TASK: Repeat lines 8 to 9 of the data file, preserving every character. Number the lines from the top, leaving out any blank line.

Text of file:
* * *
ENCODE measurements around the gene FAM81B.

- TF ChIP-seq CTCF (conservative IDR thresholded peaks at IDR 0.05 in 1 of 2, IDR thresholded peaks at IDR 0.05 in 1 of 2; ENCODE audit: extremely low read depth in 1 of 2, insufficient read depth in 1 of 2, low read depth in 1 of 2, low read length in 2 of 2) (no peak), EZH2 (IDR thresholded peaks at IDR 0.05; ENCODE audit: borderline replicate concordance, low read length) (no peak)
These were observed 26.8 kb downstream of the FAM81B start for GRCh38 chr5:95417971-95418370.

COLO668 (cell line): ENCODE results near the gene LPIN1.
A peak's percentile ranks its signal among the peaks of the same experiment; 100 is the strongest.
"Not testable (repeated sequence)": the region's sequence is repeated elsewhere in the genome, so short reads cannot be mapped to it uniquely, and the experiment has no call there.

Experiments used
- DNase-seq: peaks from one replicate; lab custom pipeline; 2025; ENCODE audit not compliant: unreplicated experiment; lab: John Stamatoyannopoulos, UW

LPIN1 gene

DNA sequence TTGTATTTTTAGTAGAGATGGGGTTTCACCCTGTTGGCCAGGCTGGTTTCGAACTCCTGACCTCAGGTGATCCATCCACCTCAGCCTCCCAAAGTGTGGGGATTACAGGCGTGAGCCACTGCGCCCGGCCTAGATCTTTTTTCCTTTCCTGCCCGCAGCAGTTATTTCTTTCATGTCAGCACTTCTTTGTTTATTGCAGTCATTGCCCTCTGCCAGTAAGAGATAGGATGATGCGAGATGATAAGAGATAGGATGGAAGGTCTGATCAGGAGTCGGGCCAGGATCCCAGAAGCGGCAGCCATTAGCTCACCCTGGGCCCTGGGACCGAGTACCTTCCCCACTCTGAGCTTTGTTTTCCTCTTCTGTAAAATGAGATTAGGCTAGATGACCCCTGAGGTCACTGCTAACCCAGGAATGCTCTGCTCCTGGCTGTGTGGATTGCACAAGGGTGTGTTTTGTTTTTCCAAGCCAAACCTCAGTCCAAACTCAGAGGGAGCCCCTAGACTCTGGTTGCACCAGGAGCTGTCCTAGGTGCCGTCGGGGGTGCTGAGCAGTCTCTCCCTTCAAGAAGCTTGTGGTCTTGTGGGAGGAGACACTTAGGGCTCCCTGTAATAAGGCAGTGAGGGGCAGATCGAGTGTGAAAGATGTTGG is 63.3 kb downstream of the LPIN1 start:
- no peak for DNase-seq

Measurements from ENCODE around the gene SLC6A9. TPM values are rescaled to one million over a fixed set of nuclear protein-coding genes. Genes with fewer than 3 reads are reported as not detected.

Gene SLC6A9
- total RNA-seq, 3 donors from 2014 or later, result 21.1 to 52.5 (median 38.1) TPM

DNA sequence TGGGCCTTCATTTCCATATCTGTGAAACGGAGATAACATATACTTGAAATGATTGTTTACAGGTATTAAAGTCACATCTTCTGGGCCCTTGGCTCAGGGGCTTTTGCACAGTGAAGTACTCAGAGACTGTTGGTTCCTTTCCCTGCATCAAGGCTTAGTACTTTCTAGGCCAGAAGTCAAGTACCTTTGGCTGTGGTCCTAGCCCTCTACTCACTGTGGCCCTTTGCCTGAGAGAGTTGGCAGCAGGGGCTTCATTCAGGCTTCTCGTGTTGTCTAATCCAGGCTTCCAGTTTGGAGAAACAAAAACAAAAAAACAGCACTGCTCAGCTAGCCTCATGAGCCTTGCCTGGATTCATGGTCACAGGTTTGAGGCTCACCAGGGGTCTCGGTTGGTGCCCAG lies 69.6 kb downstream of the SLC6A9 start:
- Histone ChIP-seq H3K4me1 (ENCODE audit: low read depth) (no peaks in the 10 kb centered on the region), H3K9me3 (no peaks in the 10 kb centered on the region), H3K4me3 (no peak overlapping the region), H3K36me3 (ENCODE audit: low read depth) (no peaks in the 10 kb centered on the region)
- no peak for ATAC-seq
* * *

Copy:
- DNase-seq: peaks from one replicate; lab custom pipeline; 2025; ENCODE audit not compliant: unreplicated experiment; lab: John Stamatoyannopoulos, UW

LPIN1 gene